On the mind of the Rev. Adrian Dannhauser

Sep 2, 2022

The other day a parishioner called me a workaholic. Guilty as charged, although I’m working on it.

I’ve gotten better at the art of saying “no” and setting boundaries around my time. But it can be hard for me to step away from work. I often feel like the only thing that keeps this tendency of mine in check is my commitment to family. A common refrain for clergy is: “Marriage vows before ordination vows.” Here’s another one: “Don’t sacrifice your family on the altar of the church.”

These sentiments aren’t only for religious professionals or people with families. Work can take over anyone’s life and threaten important relationships, including our relationship to God and relationship to self. To quote a clergy colleague, “Whether working within the office or within the home, retired or still in school, unemployed or ‘funemployed,’ all of us work, and often too hard.”

In fact, we can work so hard and long that we start to wear the hours we log like a badge of honor rather than seeing them as a sign of something that needs to change. Been there, done that.

While I have happily stayed put in my job (despite a few escapist thoughts to flee during the thick of the pandemic), I have been intrigued by the “Great Resignation.”

The pandemic has caused people to rethink their careers, work conditions, and long-term goals. It’s been a time of deep introspection on a number of levels, and people have left their jobs for a variety of reasons — wage stagnation, job dissatisfaction, Covid related safety concerns, and the desire to work for companies with better remote-working policies.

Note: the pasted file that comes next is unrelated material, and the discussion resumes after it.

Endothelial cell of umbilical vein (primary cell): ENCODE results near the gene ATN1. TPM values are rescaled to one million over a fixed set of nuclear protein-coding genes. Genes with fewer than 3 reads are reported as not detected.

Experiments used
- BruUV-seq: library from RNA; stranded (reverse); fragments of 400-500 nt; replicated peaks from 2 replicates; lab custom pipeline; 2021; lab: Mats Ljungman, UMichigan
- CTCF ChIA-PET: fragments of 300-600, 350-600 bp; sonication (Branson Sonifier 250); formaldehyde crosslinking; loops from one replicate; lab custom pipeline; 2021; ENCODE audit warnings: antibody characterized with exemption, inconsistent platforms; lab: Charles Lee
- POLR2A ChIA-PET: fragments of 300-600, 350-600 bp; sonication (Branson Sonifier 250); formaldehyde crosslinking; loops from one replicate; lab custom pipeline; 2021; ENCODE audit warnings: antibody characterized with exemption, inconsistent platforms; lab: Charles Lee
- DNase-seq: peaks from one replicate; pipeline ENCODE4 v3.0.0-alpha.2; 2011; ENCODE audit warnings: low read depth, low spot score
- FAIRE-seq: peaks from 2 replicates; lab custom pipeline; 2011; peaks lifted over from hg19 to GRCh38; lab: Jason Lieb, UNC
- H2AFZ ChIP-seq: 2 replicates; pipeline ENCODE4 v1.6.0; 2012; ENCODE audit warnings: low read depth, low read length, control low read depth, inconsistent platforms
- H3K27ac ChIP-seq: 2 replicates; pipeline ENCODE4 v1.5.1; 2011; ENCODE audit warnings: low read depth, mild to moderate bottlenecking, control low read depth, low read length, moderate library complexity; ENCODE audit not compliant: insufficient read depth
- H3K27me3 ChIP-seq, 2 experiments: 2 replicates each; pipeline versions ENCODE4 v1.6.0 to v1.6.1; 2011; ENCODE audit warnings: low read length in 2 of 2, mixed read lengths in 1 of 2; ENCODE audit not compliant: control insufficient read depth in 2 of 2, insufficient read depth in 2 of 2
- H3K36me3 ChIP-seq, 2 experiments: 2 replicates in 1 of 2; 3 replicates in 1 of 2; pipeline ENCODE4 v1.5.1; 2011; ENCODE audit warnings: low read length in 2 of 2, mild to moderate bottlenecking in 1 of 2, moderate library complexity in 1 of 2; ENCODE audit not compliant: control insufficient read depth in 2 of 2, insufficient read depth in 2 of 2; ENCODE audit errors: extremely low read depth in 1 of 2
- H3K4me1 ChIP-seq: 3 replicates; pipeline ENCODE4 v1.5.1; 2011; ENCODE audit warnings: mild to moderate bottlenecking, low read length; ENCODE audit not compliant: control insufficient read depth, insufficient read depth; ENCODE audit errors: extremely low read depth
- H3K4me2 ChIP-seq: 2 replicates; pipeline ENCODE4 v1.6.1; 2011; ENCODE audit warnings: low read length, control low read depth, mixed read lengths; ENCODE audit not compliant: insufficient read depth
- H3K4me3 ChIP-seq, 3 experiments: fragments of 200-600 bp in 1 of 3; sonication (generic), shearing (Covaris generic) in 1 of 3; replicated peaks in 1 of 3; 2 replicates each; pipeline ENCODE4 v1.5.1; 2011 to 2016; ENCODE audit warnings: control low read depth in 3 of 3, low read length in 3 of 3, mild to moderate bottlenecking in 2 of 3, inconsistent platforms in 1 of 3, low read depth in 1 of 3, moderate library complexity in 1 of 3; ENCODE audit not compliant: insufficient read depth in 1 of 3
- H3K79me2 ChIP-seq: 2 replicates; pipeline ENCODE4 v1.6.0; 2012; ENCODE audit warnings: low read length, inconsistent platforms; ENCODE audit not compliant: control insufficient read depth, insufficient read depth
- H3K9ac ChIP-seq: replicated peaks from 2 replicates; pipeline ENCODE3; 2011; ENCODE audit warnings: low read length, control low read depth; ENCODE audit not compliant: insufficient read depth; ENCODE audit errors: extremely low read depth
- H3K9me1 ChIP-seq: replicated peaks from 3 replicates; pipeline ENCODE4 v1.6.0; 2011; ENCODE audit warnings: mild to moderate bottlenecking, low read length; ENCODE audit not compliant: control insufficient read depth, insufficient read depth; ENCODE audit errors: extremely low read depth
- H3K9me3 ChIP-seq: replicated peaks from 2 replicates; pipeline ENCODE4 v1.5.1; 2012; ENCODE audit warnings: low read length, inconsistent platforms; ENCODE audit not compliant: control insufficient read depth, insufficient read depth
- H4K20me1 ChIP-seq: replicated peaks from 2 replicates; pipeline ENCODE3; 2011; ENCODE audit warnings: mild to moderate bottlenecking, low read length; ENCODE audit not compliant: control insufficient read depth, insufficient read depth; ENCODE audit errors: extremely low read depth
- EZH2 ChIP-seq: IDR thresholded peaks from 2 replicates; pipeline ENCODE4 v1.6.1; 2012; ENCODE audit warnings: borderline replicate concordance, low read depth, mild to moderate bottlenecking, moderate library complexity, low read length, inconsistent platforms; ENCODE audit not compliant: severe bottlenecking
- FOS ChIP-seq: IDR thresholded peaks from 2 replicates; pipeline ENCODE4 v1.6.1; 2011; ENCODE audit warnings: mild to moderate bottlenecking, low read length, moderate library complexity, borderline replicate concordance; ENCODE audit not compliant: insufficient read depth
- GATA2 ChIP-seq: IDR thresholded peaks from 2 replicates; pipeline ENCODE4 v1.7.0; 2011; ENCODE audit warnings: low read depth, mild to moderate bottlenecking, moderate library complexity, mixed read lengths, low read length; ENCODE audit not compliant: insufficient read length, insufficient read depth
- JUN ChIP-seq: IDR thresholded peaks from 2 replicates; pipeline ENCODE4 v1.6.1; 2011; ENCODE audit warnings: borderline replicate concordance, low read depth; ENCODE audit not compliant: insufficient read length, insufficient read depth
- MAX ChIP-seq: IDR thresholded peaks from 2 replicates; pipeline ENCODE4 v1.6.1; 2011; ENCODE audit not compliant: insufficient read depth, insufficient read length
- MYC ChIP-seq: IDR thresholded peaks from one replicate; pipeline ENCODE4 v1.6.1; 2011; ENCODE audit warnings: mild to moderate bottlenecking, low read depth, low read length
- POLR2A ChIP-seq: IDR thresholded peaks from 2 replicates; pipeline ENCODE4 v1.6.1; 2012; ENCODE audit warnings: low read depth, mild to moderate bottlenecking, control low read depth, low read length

Of the people I’ve spoken with in this boat, most have expressed a desire to reclaim their time, whether through the efficiencies of working remotely or simply working less. Some have mentioned the trend of “quiet quitting” — doing exactly what a job requires and not one bit more in order to avoid burnout and maintain personal well-being.

It seems that work-life balance is a constant concern. I would venture to say it’s something we have to work at, or put differently, be disciplined about. Work is a gift from God, and so is rest. For me, that elusive balance can only be found in the concept of Sabbath and holy leisure.

Holy leisure is about the quality, as opposed to the quantity, of our rest. It’s about resting well. Holy leisure both engages and relaxes the body, mind, and soul. This could include reading a novel, light recreation, catching up with a friend, or prayerful mediation. What is doesn’t include is mindless leisure, like endless scrolling through social media, or attempting to do a leisurely activity while staying preoccupied with work and checking email every five minutes. Again, been there, done that.

This Labor Day is a good time to take stock of the presence of holy leisure in our lives. And, of course, take time for some holy leisure while we’re at it. For when we rest well, we can give from a full cup when we go back to our holy labor.